Scientists have unveiled a robotic sea turtle designed to study shipwrecks humans can’t reach.
The robot, U-CAT, was developed at the Center for Biorobotics, Tallinn University of Technology in Estonia. It’s driven by four flippers, which make the robot highly maneuverable. It can swim forward and backward, up and down and turn on spot in all directions. This makes it ideal for exploring the tight nooks and crannies of shipwrecks.
The robot is also equipped with a camera for taking video of the wrecks, and because of the way it moves, it won’t kick up silt to cloud the water.
“Conventional underwater robots use propellers for locomotion. Fin propulsors of U-CAT can drive the robot in all directions without disturbing water and beating up silt from the bottom, which would decrease visibility inside the shipwreck”, says Taavi Salumäe, the designer of the U-CAT concept and researcher at the Tallinn University of Technology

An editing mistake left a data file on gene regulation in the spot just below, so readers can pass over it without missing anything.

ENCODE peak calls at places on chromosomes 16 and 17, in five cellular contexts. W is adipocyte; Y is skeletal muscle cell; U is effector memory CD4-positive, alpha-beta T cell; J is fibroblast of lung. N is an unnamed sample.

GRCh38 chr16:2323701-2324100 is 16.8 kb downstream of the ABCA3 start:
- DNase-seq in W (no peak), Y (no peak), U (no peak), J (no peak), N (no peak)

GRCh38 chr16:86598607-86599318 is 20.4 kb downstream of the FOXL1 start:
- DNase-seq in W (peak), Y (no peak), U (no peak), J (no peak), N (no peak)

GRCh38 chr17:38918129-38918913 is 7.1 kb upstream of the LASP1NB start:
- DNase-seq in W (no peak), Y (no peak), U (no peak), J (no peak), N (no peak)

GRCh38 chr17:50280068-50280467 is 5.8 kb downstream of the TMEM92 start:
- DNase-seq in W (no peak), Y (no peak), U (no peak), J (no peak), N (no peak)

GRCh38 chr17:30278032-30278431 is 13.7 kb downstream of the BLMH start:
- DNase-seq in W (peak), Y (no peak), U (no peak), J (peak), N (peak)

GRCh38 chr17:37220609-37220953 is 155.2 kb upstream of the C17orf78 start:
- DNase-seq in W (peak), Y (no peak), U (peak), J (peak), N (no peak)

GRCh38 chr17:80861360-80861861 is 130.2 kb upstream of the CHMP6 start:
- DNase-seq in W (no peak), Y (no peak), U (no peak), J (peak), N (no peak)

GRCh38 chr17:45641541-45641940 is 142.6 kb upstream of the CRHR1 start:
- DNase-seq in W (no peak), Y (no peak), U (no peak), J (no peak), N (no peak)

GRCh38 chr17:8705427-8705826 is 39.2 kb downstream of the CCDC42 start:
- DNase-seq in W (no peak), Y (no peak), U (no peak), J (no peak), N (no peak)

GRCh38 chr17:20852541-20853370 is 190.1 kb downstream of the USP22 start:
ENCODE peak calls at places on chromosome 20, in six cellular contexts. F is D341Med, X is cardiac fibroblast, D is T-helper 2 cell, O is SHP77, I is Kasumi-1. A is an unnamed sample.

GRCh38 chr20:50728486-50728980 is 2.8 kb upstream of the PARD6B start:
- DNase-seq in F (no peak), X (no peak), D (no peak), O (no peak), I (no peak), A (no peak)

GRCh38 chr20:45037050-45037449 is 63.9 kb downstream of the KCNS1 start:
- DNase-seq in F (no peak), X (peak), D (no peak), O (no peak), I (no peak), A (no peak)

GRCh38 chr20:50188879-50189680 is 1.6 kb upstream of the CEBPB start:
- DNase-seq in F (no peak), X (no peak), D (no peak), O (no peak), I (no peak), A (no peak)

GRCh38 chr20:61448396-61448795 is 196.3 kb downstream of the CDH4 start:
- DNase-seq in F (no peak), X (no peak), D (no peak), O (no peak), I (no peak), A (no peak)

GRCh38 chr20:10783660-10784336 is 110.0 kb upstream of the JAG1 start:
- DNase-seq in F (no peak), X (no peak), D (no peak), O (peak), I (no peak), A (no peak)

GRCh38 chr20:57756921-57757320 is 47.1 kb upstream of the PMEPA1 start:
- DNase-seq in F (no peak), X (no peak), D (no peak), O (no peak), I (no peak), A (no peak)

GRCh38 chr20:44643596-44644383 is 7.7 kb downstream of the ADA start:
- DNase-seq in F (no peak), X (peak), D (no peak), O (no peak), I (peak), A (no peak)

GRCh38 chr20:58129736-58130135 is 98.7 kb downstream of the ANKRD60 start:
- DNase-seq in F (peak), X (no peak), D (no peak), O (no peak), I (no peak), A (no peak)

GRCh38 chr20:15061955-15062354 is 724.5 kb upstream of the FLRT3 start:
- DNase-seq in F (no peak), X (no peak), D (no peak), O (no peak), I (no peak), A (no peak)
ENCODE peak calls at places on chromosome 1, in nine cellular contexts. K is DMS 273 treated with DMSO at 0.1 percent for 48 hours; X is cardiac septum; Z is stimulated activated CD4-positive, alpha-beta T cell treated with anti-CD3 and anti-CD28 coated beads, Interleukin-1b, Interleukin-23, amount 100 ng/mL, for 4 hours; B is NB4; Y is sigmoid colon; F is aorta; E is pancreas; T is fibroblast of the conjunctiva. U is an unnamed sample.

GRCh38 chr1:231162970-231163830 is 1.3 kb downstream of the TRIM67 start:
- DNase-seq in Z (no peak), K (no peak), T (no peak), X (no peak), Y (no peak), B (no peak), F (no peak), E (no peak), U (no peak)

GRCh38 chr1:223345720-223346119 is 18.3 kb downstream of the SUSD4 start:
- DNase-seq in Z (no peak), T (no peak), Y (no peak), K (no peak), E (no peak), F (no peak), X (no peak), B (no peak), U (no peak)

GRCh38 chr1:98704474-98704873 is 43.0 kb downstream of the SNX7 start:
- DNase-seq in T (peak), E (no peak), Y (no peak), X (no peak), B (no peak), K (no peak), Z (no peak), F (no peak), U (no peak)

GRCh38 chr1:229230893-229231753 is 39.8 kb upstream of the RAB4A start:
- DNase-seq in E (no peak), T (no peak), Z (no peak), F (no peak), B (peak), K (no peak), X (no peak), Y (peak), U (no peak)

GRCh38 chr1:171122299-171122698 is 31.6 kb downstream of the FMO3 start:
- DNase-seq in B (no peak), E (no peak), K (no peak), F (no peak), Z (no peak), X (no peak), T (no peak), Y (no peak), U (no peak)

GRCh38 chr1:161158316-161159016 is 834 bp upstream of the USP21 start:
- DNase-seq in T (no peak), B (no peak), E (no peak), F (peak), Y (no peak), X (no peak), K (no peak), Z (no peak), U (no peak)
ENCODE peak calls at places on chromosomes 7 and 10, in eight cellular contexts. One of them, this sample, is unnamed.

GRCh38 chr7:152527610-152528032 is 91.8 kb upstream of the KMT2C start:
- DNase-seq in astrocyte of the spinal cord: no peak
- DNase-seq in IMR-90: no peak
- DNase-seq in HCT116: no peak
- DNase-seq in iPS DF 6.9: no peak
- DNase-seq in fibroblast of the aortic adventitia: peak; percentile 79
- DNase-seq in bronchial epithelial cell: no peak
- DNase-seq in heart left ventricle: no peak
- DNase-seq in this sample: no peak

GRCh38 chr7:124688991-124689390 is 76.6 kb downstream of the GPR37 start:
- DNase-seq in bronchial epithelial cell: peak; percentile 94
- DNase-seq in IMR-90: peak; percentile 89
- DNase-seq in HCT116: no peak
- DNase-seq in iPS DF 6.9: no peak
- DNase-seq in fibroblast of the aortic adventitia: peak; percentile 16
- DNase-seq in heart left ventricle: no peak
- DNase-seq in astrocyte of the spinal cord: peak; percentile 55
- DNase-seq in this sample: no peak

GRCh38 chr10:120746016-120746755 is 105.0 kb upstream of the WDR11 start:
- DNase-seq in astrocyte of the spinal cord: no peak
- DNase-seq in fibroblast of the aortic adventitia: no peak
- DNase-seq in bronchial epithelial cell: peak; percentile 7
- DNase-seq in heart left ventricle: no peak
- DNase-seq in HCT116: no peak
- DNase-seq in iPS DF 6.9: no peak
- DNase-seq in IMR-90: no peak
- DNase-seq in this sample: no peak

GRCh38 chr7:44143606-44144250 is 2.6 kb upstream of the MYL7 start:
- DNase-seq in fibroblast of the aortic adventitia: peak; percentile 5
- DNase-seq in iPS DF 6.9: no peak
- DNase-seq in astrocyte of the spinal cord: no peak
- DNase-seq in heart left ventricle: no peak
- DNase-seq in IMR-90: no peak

Scientists say biomimetic robots, robots that mimic animals or plants, are a rising trend in robotics.
Currently, the most common underwater robots are used in the oil and gas industry as well as in defense, but scientists say those kinds of robots are too big and expensive for diving inside wrecks.
Many reachable shipwrecks are usually explored by human divers, but that can be time consuming and dangerous.
Scientists say the robot, which will be on display at the Robot Safari in the London Science Museum from November 28 to December 1, will be tested in the Baltic and Mediterranean seas in the near future.
Here's a short video about the robot: